How Often Are Children Kidnapped, and What Happens to Them?

How Often Are Children Kidnapped, and What Happens to Them?

How Often Are Children Kidnapped, and What Happens to Them?
How Often Are Children Kidnapped, and What Happens to Them?

The NISMART–2 study analyzed nearly 800,000 cases across the country that were reported to police departments and child-search organizations in the late 1990s. Statistically, about 11 children out of every 1,000 were reported missing during 1999. The analysis yielded the following estimates of the number of victim–offender relationships and the characteristics of abducted children:

90 to 115 Life-Threatening Kidnappings of Children by Adults per Year

These cases fit the stereotype of a kidnapping: A child is detained overnight or longer and/or is transported 50 miles or more. The abductor intends to permanently keep the child, extort a ransom, or commit some other crime, including murder. In most of these extremely serious offenses, the kidnapper is not a complete stranger to the youngster and could be a disgruntled former boyfriend of the child’s mother, a friend of the family, a neighbor, or a babysitter.

Most of these 115 captives grabbed by strangers or acquaintances during 1999 were teenagers. Nearly 70 percent were females, and more than 70 percent were white. Unfor- tunately, in 40 percent of these 115 cases, the child was murdered before the authorities could find her or him. In an additional 4 percent, the victim’s body was never recovered (Finkelhor, Hammer, and Sedlak, 2002).

Between 1976 and 1987, as few as 50 and as many as 150 children were murdered by kidnappers each year. There was no discernible trend over the 12-year period. The victims tended to be older (aged 14–17), female, and from racial minority groups. Overall, a teenager’s chances of being kidnapped and murdered during this period were calculated to be 7 out of every 1 million; the chances for younger children were 1 out of 1 million per year.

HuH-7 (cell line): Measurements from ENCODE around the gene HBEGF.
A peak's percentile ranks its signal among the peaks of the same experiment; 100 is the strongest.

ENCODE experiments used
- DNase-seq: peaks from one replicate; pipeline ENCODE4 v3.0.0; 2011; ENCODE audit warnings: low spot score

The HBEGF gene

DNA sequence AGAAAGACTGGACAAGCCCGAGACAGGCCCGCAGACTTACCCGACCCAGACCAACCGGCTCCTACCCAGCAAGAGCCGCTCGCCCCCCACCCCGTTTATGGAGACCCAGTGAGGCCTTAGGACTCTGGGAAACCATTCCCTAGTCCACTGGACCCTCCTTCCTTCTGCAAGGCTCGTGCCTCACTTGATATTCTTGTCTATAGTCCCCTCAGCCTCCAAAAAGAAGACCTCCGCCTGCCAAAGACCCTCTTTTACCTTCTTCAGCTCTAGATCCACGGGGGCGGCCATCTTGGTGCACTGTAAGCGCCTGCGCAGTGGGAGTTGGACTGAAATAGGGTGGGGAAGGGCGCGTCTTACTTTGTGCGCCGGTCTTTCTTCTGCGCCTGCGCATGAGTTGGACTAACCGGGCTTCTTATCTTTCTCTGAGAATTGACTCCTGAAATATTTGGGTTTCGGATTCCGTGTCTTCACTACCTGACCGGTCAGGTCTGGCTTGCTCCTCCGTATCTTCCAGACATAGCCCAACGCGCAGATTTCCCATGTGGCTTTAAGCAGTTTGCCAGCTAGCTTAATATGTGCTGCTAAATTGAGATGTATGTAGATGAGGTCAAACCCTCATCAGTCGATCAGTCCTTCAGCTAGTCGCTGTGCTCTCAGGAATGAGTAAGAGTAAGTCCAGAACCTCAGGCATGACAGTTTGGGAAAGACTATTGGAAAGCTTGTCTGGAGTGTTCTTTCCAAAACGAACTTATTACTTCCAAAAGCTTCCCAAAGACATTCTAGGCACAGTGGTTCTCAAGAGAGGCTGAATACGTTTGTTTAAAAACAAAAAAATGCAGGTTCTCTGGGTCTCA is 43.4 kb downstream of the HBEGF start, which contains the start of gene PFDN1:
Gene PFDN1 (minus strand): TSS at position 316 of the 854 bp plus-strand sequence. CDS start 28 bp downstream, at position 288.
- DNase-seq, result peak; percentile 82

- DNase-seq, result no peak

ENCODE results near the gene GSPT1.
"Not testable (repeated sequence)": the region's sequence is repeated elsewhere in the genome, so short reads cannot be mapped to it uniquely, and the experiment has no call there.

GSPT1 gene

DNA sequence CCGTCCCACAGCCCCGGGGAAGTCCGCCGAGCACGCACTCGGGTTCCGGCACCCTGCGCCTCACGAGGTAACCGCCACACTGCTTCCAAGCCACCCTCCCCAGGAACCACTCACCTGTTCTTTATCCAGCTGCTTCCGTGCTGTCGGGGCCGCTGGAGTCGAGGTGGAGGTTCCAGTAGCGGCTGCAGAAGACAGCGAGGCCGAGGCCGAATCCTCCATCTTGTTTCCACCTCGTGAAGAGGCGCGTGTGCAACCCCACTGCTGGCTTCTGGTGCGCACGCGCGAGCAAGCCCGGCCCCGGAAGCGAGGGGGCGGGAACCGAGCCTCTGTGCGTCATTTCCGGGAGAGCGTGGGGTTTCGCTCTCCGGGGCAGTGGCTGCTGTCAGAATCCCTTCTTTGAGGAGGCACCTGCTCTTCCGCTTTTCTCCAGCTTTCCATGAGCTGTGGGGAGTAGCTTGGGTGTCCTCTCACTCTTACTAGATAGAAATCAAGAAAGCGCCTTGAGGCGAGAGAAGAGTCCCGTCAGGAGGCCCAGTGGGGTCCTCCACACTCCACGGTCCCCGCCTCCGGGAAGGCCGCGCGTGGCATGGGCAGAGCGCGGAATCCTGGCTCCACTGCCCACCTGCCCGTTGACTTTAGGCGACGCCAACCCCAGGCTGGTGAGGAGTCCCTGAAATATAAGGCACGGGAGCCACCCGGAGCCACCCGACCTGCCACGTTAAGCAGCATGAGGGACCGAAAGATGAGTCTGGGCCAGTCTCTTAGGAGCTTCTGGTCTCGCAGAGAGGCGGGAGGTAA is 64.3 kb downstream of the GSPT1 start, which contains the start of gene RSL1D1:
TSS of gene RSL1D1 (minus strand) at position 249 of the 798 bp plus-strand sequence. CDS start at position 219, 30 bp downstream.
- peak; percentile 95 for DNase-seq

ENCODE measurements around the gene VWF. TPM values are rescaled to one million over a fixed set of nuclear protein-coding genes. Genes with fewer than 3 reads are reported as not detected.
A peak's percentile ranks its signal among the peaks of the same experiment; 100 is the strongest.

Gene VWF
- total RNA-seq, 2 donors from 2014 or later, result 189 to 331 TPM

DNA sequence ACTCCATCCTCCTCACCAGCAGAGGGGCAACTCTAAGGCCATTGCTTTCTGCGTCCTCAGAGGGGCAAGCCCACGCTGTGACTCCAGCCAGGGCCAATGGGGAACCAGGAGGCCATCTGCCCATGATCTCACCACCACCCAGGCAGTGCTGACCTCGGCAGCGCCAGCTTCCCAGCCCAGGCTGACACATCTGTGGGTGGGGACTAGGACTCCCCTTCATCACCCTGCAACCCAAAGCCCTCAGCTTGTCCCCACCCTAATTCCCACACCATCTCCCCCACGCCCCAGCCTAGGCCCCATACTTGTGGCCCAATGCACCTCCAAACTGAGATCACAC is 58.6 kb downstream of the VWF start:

The NISMART–1 study, with data based on different collection methods, yielded a larger estimate that 200 to 300 of this kind of kidnapping took place in 1988.

12,000 Short-Term Abductions by a Nonfamily Member per Year

These cases meet the legal elements of kidnapping: a crime by an acquaintance or by a stranger who takes the child by force, or by threats, or by deceit into a building, vehicle, or other place and/or detains the child for more than an hour, perhaps to commit a sexual assault.

56,500 Long-Term Abductions by a Family Member per Year

In these cases, a family member, usually a parent, takes the child in violation of a decree from family court and tries to conceal his or her whereabouts and/or moves the youngster to another state with the intention of keeping the child permanently and/or altering custodial arrangements. If cus- tody disputes are counted that were directly resolved by the estranged parents and guardians themselves and were not reported to the authorities, then the number of family abductions swells to over 200,000.

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